I think we've made progress
by Michael S. Kaplan, published on 2005/09/20 03:31 -04:00, original URI: http://blogs.msdn.com/b/michkap/archive/2005/09/20/471657.aspx
I had to install Windows 2000 today.
I noticed something that I must have seen dozens of times over the last few years and never noticed:
Do you see it?
Did we really say that the system locale and user locales control how numbers, currencies, and dates appear?
At least we have been getting better since that time....
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# Damien Guard on 20 Sep 2005 9:56 AM:
Um, I still don't see it.
# Michael S. Kaplan on 20 Sep 2005 10:41 AM:
The claim in the dialog that implies the system locale affects numbers, currencies, and dates?
It is the first line in the dialog....
# Damien Guard on 20 Sep 2005 11:14 AM:
Yeah I see that line.
So what was wrong with that, or whats changed?
# James Hancock on 20 Sep 2005 11:23 AM:
You're kidding right? You haven't made progress! Even in betas of Vista this is still way too complex.
Proof? 99% of Windows XP copies sold in Canada and not preinstalled by a large company like Dell that pre-sets it to Canadian English are running in American English because it's the default on our CDs.
In the manual install you need a dialog that says "What country are you in? and gives them a map to help them make a selection. It should then default the keyboard layout and set the locale and everything else automatically. The user could then override the keyboard layout below if they so chose. (i.e. in Canada it should be set to English Canadian (US))
In the OEM setup screen that comes up on first load, it's marginally better but not much. It should work the same way as I suggest above.
And the Regional Settings dialog in Windows XP in Control Panel?
That's an exercise of the one of the worst interfaces I have ever seen! Chuck the whole thing and start again. I have never met a user that isn't a programmer that can understand it.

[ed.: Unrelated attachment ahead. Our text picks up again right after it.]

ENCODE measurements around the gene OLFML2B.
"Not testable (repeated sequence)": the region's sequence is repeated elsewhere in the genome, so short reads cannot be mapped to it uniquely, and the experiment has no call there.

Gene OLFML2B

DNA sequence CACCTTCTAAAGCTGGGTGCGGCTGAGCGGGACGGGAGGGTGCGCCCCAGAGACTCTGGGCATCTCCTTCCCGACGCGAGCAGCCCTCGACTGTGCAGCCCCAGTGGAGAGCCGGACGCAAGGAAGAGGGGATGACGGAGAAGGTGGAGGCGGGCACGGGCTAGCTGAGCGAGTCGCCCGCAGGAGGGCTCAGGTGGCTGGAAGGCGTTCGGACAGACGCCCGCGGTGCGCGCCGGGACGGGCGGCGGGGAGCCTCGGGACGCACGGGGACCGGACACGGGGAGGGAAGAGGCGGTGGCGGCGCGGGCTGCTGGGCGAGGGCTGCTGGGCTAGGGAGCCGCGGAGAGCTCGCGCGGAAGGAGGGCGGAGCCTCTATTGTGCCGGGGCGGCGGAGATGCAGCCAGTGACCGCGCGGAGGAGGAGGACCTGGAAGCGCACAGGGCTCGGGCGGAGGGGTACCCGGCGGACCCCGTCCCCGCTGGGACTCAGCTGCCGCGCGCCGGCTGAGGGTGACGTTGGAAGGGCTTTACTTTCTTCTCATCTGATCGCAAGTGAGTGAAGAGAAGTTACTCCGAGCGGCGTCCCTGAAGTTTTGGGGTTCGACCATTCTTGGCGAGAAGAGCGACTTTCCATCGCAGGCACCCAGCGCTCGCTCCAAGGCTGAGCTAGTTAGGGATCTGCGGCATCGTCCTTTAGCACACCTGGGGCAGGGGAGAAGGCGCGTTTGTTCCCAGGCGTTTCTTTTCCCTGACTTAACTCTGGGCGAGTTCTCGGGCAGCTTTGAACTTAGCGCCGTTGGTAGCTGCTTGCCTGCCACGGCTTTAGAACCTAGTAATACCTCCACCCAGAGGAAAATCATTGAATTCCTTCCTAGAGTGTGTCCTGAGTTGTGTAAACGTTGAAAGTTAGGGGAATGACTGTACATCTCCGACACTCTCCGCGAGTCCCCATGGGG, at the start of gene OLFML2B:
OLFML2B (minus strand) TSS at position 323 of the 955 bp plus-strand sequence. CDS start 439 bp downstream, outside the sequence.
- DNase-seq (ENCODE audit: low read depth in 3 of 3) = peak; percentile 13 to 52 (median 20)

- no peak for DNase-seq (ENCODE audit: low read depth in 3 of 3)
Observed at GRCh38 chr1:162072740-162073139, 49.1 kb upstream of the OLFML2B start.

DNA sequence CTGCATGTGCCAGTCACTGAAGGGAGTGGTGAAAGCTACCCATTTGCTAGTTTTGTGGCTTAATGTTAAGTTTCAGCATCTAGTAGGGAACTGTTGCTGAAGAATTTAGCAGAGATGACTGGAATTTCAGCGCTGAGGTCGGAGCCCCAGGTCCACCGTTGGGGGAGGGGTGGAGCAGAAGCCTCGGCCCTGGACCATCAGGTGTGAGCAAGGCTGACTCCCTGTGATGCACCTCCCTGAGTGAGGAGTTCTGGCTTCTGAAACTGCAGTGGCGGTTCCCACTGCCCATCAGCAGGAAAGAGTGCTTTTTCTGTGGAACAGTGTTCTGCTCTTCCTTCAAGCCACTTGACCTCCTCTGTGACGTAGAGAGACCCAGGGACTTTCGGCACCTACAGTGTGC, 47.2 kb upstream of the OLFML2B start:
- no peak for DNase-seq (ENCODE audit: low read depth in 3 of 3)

If this an example of MS getting better, then wow, that's sad. I would use the rest of the Vista installation system as an example, but not that!
# Travis Owens on 20 Sep 2005 11:29 AM:
I have to agree, you don't specifically explain what's wrong with this assumption because it does affect how money and datetime looks like in the system.
# Maurits [MSFT] on 20 Sep 2005 11:51 AM:
> The claim in the dialog that implies the system locale affects numbers, currencies, and dates
Doesn't any process that runs as SYSTEM use the system locale? What if one of those processes has to output a number, currency, or date, to text? Wouldn't that show up in the format specified by the system locale?
As an example... suppose I write a service that monitors the hard drive space and logs an event every time it exceeds a threshold. If I include the current byte usage in the event text, wouldn't that be formatted in the SYSTEM locale settings?
# Michael S. Kaplan on 20 Sep 2005 12:01 PM:
Hi Maurits --
And you believe that such a distinction is true for the average user who runs setup, rather than the real functions of the default system locale? :-)